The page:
Displaying items by tag: flood
As Storm Jorge swept in from the Atlantic, there have been renewed calls a single river management agency for the Shannon.
Farmers and residents along the river can no longer cope with “despair” and constant fear of flooding, Mid-Shannon flood relief group chairman Michael Silke told The Sunday Times.
Some farmers have experienced up to six serious flooding instances in 25 years, he pointed out.
“These are people who were told during floods in 2009 that this was a one in a hundred-year event – clearly not true when we had a recurrence in 2016 and now,” Mr Silke said
If one Shannon management agency was established, bogland could be used as a natural “sponge” to relieve pressure along critical stretches, Mr Silke told The Sunday Times.
Mr Silke said that half of his own beef and sheep farm has been covered in water since last week, but emphasised that many of his neighbours in the Shannon area were in a far worse situation, with flooding in homes, yards and across swathes of land.
“Leaving the Shannon to the ESB, Waterways Ireland and Office of Public Works (OPW) to manage it is not working,” he said.
However, the OPW approach and its Catchment Flood Risk Assessment and Management (CFRAM) work was defended yesterday by outgoing Minister of State for the OPW Kevin “Boxer” Moran on RTÉ Radio.
In Galway, harbourmaster Capt Brian Sheridan said that “joined-up thinking” was also required for management of severe weather events on the Atlantic seaboard.
“Galway city has dodged a bullet again this weekend, only because the peak of the storm coincides with low tide,” Capt Sheridan said.
“Met Éireann provides a great service, but we need more geographically specific real-time information,” he said. For more, read The Sunday Times report here
The remains of a Longford man were taken by boat for burial at Saints Island Cemetery because the causeway to the island has been eroded in heavy flood water from Lough Ree.
Waterways Ireland continues to advise caution while extensive flooding continues across all navigations. Advice has also been issued by ESB networks in relation to available clearance under overhead or sunken electricity cables.
ESB Networks is warning members of the public and emergency services to be vigilant when moving around flooded areas in boats and other flotation vehicles.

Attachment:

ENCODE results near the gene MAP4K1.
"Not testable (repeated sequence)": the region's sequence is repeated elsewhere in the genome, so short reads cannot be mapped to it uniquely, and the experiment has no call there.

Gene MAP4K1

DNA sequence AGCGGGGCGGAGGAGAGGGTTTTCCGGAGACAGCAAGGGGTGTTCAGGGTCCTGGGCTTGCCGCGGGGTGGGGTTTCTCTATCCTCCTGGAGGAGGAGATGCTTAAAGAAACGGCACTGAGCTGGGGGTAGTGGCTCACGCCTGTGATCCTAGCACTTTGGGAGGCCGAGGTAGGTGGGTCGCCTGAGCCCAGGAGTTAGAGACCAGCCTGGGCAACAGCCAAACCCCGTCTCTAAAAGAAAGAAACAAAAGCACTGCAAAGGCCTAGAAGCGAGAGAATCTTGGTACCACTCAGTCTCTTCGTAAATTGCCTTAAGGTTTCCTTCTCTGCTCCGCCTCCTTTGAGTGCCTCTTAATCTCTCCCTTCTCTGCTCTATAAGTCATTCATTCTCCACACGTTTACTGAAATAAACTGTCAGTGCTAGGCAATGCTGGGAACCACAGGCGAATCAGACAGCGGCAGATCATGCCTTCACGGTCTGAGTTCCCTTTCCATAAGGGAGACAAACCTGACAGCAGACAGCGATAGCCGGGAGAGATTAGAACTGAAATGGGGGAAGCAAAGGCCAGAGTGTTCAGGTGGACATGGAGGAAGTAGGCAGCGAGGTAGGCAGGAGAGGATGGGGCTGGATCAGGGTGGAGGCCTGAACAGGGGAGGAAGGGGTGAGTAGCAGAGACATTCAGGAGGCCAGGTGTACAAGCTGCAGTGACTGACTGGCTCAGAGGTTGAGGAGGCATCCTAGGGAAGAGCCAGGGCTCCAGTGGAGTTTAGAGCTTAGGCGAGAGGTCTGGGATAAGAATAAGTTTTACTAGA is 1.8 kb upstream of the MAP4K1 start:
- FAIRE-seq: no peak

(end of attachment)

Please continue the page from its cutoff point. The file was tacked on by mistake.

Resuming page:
The electricity network is designed to have ample clearance for access and egress during normal conditions. However, when areas are flooded, this clearance level may be affected.
The electricity network is live and should not be approached. Electricity wires are dangerous even at close proximity and where clearance is compromised, you should not pass under them.
If you see any sagging electricity wires or wires submerged in water, please do not steer your boat over these. Do not use oars or anything else to lift or move electricity wires. Please report any poor clearance issues immediately to ESB Network at 1850 372 999.
ESB Networks is currently assessing the electricity network in flooded areas to assess damage and identify safety issues.
"Ireland will be one of the hardest-hit countries in Europe and suffer more coastal and river flooding incidents in future, if a deal to limit global warming is not achieved in Paris," said Seán Kelly MEP, a member of the European Parliament's negotiating team at the UN's Global Climate Change Conference in Paris this evening (Thursday).
"Unfortunately, many families in Ireland are once again dealing with the terrible consequences of flood damage to homes, farms and businesses. This is a consequence of climate change which will become a more frequent occurrence in future if we do not take urgent action to lower carbon emissions," he said.
The Ireland South MEP told fellow negotiators in Paris that Ireland is particularly vulnerable to flooding because of high rainfall levels and our Atlantic location.
Mr Kelly further cited last year's study by the Joint Research Centre of the European Commission which examined the possible future Climate Change effects if the global temperature rises by 3.5 degrees Celsius.
"Currently, flooding currently affects 160,000 people in Europe every year but the JRC study revealed that that number could increase to 290,000 in future.
"Across all sectors, Climate Change is causing 190 billion euros worth of damage in the EU annually. But the experts predict that figure could double if no action is taken. It is estimated that flood damage alone could account for €10 billion."